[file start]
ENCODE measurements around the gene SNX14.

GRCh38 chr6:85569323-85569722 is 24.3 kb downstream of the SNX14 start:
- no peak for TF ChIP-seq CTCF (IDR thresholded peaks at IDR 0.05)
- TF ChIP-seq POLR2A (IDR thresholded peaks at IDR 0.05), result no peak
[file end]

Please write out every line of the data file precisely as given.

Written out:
ENCODE measurements around the gene SNX14.

GRCh38 chr6:85569323-85569722 is 24.3 kb downstream of the SNX14 start:
- no peak for TF ChIP-seq CTCF (IDR thresholded peaks at IDR 0.05)
- TF ChIP-seq POLR2A (IDR thresholded peaks at IDR 0.05), result no peak